At 9:49, Olli Jokinen, returning to the lineup for the first time since his shoulder injury, tipped a puck in past Turco from a blue line shot by Ed Jovanovski. Second assist went to Derek Morris.

However, not even a minute later (10:26), Mikkel Boedker got a holding penalty on Chris Conner and put the Stars on a critical power play.

The game was re-tied shortly after, during the consequential power play, when James Neal found himself with a puck and a partially open net. Stephane Robidas faked a shot, drawing Bryzgalov out of position, only to pass the puck to Neal, who steadied it and put it in the net.

The goal came at 10:58, with Mike Modano getting the second assist.

There were four more penalties in the first. Tikhonov got a hooking minor for the Coyotes. Andrew Hutchinson got the third delay of game penalty for the Stars. Then, Enver Lisin and Derek Morris took back-to-back cross checking penalties. Despite all the man advantages and a 5-on-3 in favor of the Stars, the score remained tied exiting the first.

Somewhere in here, Stephane Robidas took a puck/stick (I believe it is the latter, but have heard it was the former) in the mouth, leaving plenty of blood on the ice and would not return until midway through the second period. Anyone know for sure how it happened?

Second period.

Started on a power play. Then, at 3:13, got another one when Lisin got two minutes for hooking Sydor. Shockingly, the Stars did not score on their power play.

In typical Stars fashion, as two minutes is not enough time for them to convert momentum into scoring, the goal came a little bit later.

It was off another fast play from a lower line (Brunnstrom-Petersen-Conner, I believe?) that led to Conner setting up Fabian “Tiebreaker Bunny” Brunnstrom out in front of the net. And so the tie was broken. 3-2 Stars at 8:35 in the second, Conner and Sydor with the assists.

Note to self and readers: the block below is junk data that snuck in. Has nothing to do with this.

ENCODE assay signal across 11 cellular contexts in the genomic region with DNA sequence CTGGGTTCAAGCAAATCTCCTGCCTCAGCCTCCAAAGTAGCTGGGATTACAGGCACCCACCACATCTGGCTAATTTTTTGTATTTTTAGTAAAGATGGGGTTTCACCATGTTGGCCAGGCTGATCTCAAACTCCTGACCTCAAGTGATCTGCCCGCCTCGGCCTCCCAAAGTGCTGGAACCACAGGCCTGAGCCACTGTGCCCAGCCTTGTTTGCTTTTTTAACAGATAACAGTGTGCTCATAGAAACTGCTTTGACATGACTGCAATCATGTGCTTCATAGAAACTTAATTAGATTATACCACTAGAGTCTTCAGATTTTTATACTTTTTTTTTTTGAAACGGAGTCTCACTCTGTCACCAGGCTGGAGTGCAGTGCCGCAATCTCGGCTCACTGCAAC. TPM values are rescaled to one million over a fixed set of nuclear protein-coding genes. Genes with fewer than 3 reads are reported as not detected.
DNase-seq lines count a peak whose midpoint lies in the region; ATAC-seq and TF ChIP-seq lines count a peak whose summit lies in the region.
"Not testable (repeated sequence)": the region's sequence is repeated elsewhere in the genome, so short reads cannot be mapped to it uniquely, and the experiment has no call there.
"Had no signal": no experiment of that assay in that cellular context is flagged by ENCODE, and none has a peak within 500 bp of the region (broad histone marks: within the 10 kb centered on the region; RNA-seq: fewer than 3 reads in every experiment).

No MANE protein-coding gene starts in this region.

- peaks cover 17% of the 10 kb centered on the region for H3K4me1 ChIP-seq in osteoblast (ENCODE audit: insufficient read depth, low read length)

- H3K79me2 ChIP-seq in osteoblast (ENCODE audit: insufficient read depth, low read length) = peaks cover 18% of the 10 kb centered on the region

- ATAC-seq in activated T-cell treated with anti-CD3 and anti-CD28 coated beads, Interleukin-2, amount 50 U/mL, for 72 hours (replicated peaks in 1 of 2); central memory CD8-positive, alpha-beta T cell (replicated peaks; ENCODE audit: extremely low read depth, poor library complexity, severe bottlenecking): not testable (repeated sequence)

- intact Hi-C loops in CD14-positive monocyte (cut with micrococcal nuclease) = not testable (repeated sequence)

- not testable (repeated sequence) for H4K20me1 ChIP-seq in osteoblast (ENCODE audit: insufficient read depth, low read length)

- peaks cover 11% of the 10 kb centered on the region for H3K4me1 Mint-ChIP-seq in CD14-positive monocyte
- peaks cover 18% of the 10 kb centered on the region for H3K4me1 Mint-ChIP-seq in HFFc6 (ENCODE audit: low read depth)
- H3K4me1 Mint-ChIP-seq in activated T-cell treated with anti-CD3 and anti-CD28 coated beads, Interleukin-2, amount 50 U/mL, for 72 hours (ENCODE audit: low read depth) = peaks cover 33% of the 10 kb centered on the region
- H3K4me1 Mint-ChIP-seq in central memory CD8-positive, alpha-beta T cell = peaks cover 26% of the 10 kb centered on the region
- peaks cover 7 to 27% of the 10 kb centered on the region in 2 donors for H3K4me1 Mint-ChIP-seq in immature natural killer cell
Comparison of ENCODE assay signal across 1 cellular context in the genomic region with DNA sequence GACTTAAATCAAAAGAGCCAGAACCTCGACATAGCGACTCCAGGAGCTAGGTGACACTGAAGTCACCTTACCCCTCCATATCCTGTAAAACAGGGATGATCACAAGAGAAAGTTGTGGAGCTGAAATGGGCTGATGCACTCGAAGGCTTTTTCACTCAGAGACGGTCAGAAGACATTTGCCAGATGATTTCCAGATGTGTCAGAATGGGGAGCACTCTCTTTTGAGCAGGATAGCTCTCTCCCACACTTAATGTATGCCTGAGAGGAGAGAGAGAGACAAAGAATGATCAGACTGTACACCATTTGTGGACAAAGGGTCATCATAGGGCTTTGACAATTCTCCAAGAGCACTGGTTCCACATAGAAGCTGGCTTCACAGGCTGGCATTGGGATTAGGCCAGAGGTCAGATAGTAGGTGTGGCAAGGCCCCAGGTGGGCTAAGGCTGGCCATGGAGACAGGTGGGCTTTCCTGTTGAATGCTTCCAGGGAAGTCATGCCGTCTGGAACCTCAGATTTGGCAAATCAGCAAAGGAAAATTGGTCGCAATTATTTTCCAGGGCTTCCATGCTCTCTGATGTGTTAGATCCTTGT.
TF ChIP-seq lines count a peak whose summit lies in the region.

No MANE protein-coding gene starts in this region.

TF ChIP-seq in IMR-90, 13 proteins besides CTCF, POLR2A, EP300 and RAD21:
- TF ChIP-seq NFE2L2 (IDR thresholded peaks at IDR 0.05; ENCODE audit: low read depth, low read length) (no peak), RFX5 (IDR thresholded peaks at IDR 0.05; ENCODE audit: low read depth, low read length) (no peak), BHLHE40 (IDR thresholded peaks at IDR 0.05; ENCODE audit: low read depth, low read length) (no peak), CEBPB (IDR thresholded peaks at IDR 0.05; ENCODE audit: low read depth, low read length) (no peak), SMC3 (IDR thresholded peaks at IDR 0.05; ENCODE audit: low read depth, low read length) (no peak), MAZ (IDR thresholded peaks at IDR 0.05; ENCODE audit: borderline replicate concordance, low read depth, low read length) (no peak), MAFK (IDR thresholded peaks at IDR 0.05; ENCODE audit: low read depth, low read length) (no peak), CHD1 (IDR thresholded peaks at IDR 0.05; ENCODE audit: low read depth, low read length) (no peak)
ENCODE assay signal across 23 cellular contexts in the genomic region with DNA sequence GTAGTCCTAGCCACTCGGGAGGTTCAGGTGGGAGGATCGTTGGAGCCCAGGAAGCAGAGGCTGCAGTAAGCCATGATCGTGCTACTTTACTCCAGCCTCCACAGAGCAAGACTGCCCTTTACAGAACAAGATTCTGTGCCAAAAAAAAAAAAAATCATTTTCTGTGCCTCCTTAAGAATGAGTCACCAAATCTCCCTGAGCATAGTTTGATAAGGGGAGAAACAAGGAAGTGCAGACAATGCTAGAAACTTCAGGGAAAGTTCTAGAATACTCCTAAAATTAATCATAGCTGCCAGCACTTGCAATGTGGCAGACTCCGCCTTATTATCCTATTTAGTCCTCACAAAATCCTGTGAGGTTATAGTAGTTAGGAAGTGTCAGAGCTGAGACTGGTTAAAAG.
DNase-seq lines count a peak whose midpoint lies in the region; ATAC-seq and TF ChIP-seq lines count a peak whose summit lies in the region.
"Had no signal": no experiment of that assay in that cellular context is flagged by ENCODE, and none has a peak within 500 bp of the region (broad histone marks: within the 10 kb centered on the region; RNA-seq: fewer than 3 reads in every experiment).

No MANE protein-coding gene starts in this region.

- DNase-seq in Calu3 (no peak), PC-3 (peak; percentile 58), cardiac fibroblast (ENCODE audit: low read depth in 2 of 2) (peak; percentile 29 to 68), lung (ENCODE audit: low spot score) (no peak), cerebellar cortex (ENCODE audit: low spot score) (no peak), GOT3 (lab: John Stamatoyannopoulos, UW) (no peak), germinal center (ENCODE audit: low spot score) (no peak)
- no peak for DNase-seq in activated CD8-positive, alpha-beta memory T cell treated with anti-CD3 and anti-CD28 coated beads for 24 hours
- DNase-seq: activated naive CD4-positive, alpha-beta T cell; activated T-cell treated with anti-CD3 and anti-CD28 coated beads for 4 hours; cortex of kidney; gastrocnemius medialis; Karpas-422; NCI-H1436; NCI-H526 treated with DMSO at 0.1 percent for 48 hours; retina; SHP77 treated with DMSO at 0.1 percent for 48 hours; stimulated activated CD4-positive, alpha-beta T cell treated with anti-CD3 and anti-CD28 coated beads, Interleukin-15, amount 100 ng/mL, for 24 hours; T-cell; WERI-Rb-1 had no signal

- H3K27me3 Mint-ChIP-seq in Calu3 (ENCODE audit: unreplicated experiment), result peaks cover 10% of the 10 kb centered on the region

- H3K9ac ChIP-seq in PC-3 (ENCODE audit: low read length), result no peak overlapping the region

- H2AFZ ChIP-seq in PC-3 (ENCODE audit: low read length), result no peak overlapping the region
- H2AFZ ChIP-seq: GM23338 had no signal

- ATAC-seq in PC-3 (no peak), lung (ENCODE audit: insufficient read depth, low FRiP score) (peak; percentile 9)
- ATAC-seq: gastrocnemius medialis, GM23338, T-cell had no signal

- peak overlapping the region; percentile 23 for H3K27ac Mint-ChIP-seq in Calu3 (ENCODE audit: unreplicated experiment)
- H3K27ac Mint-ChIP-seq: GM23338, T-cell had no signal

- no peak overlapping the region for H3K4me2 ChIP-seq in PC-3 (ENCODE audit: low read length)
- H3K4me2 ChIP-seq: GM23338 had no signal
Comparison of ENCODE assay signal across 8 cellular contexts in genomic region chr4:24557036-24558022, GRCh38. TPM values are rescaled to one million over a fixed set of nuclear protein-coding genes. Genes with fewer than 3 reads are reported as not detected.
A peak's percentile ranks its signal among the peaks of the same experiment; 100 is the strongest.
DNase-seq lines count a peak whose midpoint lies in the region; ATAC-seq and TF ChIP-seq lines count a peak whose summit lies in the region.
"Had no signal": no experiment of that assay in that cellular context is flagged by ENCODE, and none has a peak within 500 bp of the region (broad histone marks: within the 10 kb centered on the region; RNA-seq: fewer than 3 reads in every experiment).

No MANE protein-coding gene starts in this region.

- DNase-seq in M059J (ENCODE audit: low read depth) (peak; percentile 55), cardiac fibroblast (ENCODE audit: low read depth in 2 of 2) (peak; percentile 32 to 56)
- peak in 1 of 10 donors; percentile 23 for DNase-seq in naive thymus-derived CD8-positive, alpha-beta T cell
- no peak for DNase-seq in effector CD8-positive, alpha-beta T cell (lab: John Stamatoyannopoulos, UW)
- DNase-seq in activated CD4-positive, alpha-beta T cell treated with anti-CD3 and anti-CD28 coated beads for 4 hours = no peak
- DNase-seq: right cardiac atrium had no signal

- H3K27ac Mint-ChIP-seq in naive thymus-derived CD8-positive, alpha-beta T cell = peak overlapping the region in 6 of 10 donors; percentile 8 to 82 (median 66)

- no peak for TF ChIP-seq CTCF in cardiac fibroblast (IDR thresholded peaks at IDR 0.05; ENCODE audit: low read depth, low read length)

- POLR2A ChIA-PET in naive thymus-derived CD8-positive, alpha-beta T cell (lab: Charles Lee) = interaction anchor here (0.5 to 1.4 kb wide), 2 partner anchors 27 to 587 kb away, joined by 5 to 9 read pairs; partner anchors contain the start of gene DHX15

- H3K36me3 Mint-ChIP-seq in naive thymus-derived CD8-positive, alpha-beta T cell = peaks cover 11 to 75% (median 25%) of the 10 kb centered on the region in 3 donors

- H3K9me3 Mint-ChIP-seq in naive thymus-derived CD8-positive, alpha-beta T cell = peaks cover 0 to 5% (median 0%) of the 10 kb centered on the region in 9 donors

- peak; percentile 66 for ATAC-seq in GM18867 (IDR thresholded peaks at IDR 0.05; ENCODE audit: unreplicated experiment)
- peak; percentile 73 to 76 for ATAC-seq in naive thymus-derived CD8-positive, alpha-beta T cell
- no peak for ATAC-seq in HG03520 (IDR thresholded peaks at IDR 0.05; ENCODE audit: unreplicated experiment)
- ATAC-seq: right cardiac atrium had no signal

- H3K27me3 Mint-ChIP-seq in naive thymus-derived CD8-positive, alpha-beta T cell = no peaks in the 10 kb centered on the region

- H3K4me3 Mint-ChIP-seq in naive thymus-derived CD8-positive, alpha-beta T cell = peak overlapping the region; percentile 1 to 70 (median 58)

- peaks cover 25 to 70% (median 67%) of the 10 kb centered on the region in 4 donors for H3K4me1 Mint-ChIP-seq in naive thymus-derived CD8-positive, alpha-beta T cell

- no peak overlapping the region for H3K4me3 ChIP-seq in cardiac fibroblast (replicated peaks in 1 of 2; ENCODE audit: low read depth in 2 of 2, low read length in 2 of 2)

Things went pretty well for awhile after that, despite a couple untimely penalties and pathetic power plays. Trevor Daley, who saved a goal somewhere in the first by backing up Turco and clearing the puck from his crease, would eat any points he would have earned by taking a stupid penalty that changed the momentum of the game.

Basically, Daniel Carcillo, who had been in the box for knocking over Turco who totally sold it as goalie interference by being really easy to knock over, managed to sneak out of the sin bin with remarkable timing. Daley, who let Carcillo sneak up and grab the puck between him and Turco without even realizing, suddenly found himself chasing a possibly problematic breakaway. So, what did he do? He tried to chop Carcillo down like a tree by slashing him in the legs. Thus, setting up the Coyotes for a power play of their own.

Jokinen, on PP fire, made sure to punish Daley thoroughly. At 19:56 in the third, during a frantic PK that was barely holding on to their team’s lead, Marty Turco was thrown horribly out of position and left a gaping net for Jokinen, who took full advantage. Jovanovski and Mueller got the assists.

Second period ended with a major blow, and a loss of momentum not to be regained.

Third period. Mm. That fuse that the ‘Yotes lit in the second? It’d set off a big time explosion not too long after.

Only five minutes in, Turco left his crease to retrieve the puck, hitting it around the boards behind his net. As he slowwllly wannddered back to his crease, the puck bounced oddly and unfortunately off Daley’s stick. Unlucky Breaks Tally: 2. The puck hopped out eagerly in front of the net, where Martin Hanzal just so happened to be. While Matt Niskanen dived out in front of the still-empty net, Hanzal had no trouble getting it past him, and it suddenly became a chasing game again.

I timed it. Is there any reason it takes Turco 6 seconds to get from the board to his net? We saw Tobias Stephan move from the crease to the bench in about 2 seconds. Come on, Turco, would a little hustle kill you? Ergggg. Even Niskanen saw it coming and thought fast enough to try and stop it.

The goal came at 5:21 and was unassisted (and giftwrapped. Merry Christmas!).

The Stars tried to fight back unsuccessfully. Neal got a little violent and took his anger out on Carcillo, much to our delight. Carcillo, meet Neal; Carcillo, meet ice.

As the clock wound down, the Stars (very stupidly – do they watch their own PPs?) went empty net. The puck bounced through center ice soooon after, Steven Reinprecht picked it up, Robidas was the nearest Star and still all the way across the ice. He couldn’t catch up, Reinprecht has enough skill to score in an empty net, and it was 5-3 Coyotes.